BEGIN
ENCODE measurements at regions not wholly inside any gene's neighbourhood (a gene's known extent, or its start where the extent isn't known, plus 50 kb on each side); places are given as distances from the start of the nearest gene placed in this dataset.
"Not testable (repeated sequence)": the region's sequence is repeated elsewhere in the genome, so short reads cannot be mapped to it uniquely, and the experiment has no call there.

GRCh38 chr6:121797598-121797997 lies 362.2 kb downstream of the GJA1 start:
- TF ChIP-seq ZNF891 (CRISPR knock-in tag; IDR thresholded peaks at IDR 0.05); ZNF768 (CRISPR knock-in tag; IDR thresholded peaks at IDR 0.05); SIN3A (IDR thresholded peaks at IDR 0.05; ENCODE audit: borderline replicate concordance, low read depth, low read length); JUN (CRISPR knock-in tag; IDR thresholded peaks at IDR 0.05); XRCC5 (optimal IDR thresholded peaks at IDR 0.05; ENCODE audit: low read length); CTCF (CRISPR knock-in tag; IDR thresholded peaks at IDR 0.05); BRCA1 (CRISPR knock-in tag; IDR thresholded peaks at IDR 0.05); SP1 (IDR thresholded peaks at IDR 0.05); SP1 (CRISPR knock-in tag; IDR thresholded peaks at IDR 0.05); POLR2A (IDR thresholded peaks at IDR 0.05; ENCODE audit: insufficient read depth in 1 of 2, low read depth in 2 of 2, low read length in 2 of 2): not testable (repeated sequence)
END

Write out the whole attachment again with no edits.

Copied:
ENCODE measurements at regions not wholly inside any gene's neighbourhood (a gene's known extent, or its start where the extent isn't known, plus 50 kb on each side); places are given as distances from the start of the nearest gene placed in this dataset.
"Not testable (repeated sequence)": the region's sequence is repeated elsewhere in the genome, so short reads cannot be mapped to it uniquely, and the experiment has no call there.

GRCh38 chr6:121797598-121797997 lies 362.2 kb downstream of the GJA1 start:
- TF ChIP-seq ZNF891 (CRISPR knock-in tag; IDR thresholded peaks at IDR 0.05); ZNF768 (CRISPR knock-in tag; IDR thresholded peaks at IDR 0.05); SIN3A (IDR thresholded peaks at IDR 0.05; ENCODE audit: borderline replicate concordance, low read depth, low read length); JUN (CRISPR knock-in tag; IDR thresholded peaks at IDR 0.05); XRCC5 (optimal IDR thresholded peaks at IDR 0.05; ENCODE audit: low read length); CTCF (CRISPR knock-in tag; IDR thresholded peaks at IDR 0.05); BRCA1 (CRISPR knock-in tag; IDR thresholded peaks at IDR 0.05); SP1 (IDR thresholded peaks at IDR 0.05); SP1 (CRISPR knock-in tag; IDR thresholded peaks at IDR 0.05); POLR2A (IDR thresholded peaks at IDR 0.05; ENCODE audit: insufficient read depth in 1 of 2, low read depth in 2 of 2, low read length in 2 of 2): not testable (repeated sequence)